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עמוד בית
Sat, 02.03.24

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September 2018
Joseph Mergui MD, David Raveh-Brawer MD, Meydan Ben-Ishai MD, Sarah Prijs MD, Cornelius Gropp MD, Igor Barash MD MHA, Jean-Louis Golmard MD PhD, Sol Jaworowski MBBS FRANZCP

Background: There is scant research on the psychopathology of Israeli soldiers who present to a general hospital emergency department (ED).

Objectives: To assess the psychopathology among a cohort of Israeli soldiers who presented to a general hospital ED for mental health assessment.

Methods: The demographic and clinical characteristics of 124 consecutive soldiers who presented to the ED for psychiatric assessment between January 2008 and September 2012 were reviewed. Twenty-seven soldiers from the cohort were contacted for follow-up by telephone on average 52 months later.

Results: The reasons for presentation to the ED, usually during the early stages of military service, included self-harming behavior, suicidal ideation, somatoform complaints, and dissatisfaction with their military service. Psychiatric diagnoses included adjustment disorder and personality disorder. Self-harming behavior/suicidal ideation was significantly correlated with unspecified adjustment disorder (P = 0.02) and personality disorder (P = 0.001). At follow-up, there was a lack of substantial psychopathology: none of the subjects engaged in self-harming behavior/suicidal ideation and a consistent trend was observed toward clinical improvement.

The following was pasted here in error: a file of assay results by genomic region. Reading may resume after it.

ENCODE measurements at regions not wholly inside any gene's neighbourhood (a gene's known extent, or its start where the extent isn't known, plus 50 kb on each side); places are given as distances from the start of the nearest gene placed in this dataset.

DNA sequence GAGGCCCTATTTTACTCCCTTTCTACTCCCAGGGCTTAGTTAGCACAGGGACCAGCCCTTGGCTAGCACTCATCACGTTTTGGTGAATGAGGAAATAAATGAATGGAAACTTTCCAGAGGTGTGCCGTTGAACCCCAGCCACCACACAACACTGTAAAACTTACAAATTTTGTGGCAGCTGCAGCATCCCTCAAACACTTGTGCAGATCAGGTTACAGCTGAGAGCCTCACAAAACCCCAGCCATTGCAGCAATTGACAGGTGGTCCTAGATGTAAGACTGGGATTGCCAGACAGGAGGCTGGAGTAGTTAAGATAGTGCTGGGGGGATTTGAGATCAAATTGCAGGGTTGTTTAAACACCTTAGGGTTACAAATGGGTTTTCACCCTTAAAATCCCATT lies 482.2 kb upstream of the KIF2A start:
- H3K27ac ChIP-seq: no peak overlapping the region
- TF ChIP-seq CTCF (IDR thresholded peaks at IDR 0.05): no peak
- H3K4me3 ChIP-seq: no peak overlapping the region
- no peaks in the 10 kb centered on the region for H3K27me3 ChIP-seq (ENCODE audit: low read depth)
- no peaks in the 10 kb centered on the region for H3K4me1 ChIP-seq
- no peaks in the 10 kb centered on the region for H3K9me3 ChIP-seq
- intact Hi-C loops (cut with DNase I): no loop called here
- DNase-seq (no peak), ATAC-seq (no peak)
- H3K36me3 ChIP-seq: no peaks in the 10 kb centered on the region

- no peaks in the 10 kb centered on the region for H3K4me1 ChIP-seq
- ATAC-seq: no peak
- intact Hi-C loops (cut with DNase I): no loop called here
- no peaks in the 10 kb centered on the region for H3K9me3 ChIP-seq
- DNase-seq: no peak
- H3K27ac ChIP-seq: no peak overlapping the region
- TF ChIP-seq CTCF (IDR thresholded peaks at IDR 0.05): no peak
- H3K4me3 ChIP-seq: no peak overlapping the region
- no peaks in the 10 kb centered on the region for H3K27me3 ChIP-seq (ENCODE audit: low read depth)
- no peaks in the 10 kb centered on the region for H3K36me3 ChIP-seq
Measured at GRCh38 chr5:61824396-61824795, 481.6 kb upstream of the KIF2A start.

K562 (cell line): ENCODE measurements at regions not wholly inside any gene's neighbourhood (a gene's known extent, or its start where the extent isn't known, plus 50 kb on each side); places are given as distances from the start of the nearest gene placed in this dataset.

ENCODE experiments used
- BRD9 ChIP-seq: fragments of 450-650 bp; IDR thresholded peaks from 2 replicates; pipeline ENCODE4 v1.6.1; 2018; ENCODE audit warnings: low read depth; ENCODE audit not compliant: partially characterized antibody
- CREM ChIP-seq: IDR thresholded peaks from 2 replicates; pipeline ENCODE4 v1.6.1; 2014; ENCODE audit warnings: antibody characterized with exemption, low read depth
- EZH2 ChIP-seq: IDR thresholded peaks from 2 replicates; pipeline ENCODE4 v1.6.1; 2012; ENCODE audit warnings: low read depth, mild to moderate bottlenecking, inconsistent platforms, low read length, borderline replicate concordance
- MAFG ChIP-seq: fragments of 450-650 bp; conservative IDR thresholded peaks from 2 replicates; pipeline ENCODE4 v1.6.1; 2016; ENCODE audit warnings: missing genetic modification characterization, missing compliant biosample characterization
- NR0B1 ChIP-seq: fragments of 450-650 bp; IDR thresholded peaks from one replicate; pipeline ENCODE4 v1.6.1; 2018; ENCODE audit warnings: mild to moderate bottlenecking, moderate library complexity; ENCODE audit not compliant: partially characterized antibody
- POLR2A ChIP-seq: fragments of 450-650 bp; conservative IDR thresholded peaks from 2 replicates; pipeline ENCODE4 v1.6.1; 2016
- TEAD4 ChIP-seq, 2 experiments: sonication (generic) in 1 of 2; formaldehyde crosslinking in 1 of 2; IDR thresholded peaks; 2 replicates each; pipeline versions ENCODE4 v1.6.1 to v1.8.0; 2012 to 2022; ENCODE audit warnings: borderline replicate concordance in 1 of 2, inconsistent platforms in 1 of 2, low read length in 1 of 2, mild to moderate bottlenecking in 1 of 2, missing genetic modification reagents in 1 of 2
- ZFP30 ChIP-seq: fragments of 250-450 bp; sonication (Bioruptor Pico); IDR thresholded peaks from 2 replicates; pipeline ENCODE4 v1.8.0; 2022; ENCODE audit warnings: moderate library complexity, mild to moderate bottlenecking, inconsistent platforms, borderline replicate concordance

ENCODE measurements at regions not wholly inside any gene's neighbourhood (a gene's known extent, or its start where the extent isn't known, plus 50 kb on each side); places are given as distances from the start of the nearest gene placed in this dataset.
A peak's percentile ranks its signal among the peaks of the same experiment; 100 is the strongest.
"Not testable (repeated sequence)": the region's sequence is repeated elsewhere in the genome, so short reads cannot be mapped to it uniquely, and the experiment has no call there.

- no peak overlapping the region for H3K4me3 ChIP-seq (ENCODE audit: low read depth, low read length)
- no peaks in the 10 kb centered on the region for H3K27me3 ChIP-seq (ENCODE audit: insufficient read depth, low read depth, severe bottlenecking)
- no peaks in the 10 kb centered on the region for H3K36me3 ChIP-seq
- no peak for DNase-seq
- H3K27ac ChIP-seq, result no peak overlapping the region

Conclusions: Psychiatric intervention of soldiers who present to a general hospital ED because of emotional difficulties may provide the opportunity for crisis intervention and validation of the soldier's distress. To the best of our knowledge this is the first Israeli study of psychopathology among soldiers who presented to an ED.

December 2004
K.Y. Mumcuoglu, S. Magdassi, J. Miller, F. Ben-Ishai, G. Zentner, V. Helbin, F. Kahana and A. Ingber

Background: Head lice move easily from head to head. The lack of safe, effective repellents leads to reinfestation.

Objectives: To test the efficacy of a slow-release citronella formulation as a repellent against the head louse.

Methods: During 4 months in 2003 a randomized, placebo-controlled double-blind clinical study was conducted in four elementary schools; 103 children were treated with the test formulation and 95 with a placebo.

Results: A significant difference was observed during the second examination 2 months later, when 12.0% of the children treated with the test repellent and 50.5% of those treated with placebo were infested with lice. A significant difference was also observed at the third examination 2 months later, when 12.4% of the children treated with the test repellent and 33.7% treated with placebo were infested. Overall, there were significant differences between those treated with the repellent and those treated with the placebo (15.4% and 55.1% respectively, P < 0.0001). Side effects were observed in 4.4% of children who disliked the odor of the formulation, and an additional 1.0% who complained of a slight itching and burning sensation.

Conclusions: Use of an effective repellent could significantly lower the incidence of reinfestations, which would lower expenditure on lice control, including pediculicides, combs and products for nit removal, and the time spent on treatment and removal of the nits.

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